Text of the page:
Marty Niland: Washington looking for new All-Star memories

With the Nationals playing better than ever at the midpoint of the 2012 season, they’ll be well represented at next week’s All-Star Game, where Washington could find some new memories to cherish.

Stephen Strasburg, Gio Gonzalez and Ian Desmond give the Nats their largest and most accomplished contingent since baseball returned to the nation’s capital in 2005. This group has the potential to leave the biggest mark the city has ever made on the Midsummer Classic. Plenty of All-Stars have worn Washington uniforms over the years, but only a few have stood out in the game.

Befitting a team whose current reputation is built on pitching, most of Washington’s All-Star thrills have come on the mound. In fact, the Nats can boast the winning pitcher in each of the last two All-Star games, as the National League broke a 13-year drought. In 2010, it was Matt Capps, striking out David Ortiz to end the sixth inning in Anaheim, before the NL went on to win 3-1 on Brian McCann’s three-run double.

Last year, Tyler Clippard got the win in a 5-1 NL victory thanks to Hunter Pence’s arm and Prince Fielder’s bat. With men on first and second and the American League leading 1-0 in the fourth, Clippard faced one batter, Adrian Beltre, who singled to left. But when Jose Bautista tried to score from second, Pence cut him down at the plate to end the inning. The NL took the lead in the bottom of the inning on Fielder’s three-run homer.

Clippard and another Washington pitcher, Dean Stone, share the distinction of receiving an All-Star win without retiring a batter. In 1954, Stone was in his second season in the big leagues and went 7-2 with the Senators in the first half to earn his only All-Star nod. He came on in the eighth, with Casey Stengel’s AL squad trailing 9-8. Alvin Dark was on first and Red Schoendienst was on third. Duke Snider was at the plate, but NL manager Walter Alston took the bat out of his own slugger’s hands, sending Schoendienst home on a steal attempt. Stone’s throw nailed him, and the AL took the lead on Larry Doby’s homer in the bottom of the eighth and went on to win 11-9 in Cleveland.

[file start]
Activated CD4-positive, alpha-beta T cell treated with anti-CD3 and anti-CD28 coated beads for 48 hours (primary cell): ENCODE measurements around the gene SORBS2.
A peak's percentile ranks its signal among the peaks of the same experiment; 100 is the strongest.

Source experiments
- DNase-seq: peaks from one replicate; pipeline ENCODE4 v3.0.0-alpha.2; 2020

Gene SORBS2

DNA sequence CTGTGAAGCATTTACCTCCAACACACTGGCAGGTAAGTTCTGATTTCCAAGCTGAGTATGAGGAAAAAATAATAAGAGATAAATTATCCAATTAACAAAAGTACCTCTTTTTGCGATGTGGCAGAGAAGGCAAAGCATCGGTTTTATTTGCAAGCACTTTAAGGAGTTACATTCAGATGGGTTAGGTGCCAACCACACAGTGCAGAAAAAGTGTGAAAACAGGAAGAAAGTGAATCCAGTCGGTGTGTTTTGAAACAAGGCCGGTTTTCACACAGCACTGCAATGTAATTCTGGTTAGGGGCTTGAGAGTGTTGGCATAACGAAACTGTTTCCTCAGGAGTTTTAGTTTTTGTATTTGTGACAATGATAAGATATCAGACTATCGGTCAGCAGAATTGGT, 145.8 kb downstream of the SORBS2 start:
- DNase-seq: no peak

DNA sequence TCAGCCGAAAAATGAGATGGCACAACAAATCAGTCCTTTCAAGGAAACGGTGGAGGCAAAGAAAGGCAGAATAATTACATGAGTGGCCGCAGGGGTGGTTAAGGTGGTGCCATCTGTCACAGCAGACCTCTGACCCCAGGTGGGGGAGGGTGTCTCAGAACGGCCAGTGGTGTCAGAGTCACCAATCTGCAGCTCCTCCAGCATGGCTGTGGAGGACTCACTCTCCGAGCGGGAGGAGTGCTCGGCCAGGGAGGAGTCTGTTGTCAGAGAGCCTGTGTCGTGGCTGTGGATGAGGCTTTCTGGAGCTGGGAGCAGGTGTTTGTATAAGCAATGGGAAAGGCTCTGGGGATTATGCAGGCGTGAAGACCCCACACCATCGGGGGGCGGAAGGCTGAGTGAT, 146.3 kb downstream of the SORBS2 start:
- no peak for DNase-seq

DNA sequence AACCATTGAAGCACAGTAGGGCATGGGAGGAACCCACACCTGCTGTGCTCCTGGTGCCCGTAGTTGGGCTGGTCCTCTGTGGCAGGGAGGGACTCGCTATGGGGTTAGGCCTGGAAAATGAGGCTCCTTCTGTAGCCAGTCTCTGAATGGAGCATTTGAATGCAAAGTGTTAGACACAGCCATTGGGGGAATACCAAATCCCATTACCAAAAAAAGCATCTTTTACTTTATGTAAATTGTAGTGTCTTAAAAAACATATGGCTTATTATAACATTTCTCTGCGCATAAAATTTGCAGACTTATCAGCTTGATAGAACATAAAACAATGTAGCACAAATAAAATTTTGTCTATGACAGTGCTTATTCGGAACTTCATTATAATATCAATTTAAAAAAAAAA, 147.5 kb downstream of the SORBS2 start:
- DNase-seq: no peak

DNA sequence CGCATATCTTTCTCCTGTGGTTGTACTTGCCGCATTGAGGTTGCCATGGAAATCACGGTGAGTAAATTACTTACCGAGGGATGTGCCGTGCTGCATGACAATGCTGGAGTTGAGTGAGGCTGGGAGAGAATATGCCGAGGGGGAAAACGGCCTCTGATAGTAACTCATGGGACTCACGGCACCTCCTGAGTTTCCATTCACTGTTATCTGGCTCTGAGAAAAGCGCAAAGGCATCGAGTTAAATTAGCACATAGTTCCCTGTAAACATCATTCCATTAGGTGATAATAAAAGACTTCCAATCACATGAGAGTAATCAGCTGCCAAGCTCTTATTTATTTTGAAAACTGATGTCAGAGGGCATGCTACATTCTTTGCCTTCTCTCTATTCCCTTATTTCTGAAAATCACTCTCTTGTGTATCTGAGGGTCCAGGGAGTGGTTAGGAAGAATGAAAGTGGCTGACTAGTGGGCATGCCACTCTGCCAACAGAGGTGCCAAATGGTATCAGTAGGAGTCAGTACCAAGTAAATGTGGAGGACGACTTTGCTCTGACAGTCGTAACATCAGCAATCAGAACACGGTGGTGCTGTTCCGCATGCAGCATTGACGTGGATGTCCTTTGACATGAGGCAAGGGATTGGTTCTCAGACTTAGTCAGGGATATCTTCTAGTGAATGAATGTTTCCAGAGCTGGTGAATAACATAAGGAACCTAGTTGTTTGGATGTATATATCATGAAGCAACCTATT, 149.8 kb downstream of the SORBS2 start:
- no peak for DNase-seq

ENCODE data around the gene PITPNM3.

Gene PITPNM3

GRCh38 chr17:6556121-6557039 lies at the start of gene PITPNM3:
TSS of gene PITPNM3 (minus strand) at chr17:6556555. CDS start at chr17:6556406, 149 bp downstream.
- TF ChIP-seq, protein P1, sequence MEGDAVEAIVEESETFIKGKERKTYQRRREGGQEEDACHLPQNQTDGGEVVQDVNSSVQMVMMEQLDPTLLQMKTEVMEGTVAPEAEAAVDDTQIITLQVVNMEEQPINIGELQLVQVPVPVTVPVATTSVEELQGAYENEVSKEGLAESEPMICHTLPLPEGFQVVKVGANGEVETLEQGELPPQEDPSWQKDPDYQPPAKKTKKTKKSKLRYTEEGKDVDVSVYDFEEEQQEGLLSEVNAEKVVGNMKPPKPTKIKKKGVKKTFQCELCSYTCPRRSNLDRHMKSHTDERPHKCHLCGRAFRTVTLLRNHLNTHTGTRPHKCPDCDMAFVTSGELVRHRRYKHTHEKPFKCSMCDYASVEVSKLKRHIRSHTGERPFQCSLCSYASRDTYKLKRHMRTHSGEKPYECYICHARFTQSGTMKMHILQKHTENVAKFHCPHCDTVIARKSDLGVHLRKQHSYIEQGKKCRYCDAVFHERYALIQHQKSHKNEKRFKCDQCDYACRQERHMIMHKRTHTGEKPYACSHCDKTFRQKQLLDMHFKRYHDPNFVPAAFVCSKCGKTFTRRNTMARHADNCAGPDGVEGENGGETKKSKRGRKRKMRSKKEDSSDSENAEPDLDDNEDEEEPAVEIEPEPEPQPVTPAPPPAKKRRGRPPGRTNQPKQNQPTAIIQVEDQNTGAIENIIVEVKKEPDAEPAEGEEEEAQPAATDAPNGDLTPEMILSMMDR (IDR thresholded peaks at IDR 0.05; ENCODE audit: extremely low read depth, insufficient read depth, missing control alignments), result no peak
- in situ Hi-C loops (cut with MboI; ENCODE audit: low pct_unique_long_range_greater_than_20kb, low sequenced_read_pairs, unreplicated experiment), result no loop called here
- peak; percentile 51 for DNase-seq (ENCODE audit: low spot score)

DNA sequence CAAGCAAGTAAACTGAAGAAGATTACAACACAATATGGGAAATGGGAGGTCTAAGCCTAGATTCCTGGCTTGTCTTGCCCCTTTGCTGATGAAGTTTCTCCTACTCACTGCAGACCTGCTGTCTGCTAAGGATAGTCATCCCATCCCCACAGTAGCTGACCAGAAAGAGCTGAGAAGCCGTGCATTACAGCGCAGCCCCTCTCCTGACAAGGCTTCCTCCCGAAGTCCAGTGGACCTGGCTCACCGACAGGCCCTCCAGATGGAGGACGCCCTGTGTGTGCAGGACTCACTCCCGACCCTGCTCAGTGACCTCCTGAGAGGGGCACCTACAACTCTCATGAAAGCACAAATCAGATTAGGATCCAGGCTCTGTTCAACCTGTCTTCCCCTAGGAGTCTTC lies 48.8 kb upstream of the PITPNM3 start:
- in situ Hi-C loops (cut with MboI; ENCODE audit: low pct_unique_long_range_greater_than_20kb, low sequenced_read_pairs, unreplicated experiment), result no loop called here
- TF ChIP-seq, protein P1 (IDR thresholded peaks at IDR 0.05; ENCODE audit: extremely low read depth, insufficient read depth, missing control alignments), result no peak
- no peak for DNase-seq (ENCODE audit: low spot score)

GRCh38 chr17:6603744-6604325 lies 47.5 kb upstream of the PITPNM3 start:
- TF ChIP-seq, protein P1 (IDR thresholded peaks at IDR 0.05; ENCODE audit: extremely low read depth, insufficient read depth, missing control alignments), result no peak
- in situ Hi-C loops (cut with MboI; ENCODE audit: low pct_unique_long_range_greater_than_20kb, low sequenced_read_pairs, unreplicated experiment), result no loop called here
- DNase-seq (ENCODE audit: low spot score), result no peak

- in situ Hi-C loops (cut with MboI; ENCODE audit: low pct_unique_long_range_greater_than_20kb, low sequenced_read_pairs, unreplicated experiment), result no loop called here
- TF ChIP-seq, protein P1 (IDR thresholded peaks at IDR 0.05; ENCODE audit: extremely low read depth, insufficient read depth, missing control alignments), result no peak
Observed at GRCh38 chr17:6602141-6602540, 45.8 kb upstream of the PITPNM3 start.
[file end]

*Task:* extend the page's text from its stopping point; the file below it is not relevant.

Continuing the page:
Another Senators pitcher, Dutch Leonard, started and won the only All-Star game he played, in 1943. He pitched three innings at Philadelphia’s Shibe Park, allowing a run on two hits in the AL’s 5-3 win. Leonard was actually named to four other All-Star teams, three with the Senators, but never took the mound.

At the plate, Washington’s All-Stars have been mostly bit players. Alfonso Soriano, in the midst of his 40/40 season in 2006, singled and stole a base in a 3-2 NL loss in Pittsburgh. In 2007, Dmitri Young singled and scored on a homer by Soriano, then a Cub, in the ninth inning of a 5-4 NL loss at San Francisco.

Perhaps the most successful Senators All-Star hitter was Hall-of Famer Joe Cronin. In the first two Midsummer Classics, in 1933 and 1934, he was a combined 3-for-8. In 1934, he not only managed the AL team, but singled, doubled and drove in two runs to spark a 9-7 comeback win at the Polo Grounds.

In 1947, Senators center fielder Stan Spence drove in the go-ahead run in the AL’s 2-1 win at Wrigley Field with a pinch-hit single to score Bobby Doerr. Two Senators first basemen also have All-Star RBIs: Eddie Robinson in an 11-7 AL victory in 1949 at Ebbetts Field, and Mickey Vernon in the AL’s 6-5 loss at Milwaukee in 1955.

But only one Washington player has ever hit an All-Star home run. Frank Howard represented the AL four times, from 1968 to 1971, but his most memorable game was in 1969, when he was named to the starting lineup in front of his hometown fans. With one out in the second, the Capital Punisher took Steve Carlton, one of the greatest left-handers ever, to deep center field at RFK Stadium to put the AL on the board in an eventual 9-3 loss. It was Howard’s only hit in All-Star competition.

No one can predict what will happen in an All-Star Game. But in what’s looking more and more like a magical season for the Nats, each of the guys they’re sending to Kansas City has the potential to do something special as the nation looks on. And just like most Nats games this season, it should be fun to watch.

Marty Niland blogs about the Nationals for D.C. Baseball History. His thoughts on the Nationals will appear here as part of’s season-long initiative of welcoming guest bloggers to our site. All opinions expressed are those of the guest bloggers, who are not employed by but are just as passionate about their baseball as our roster of writers.

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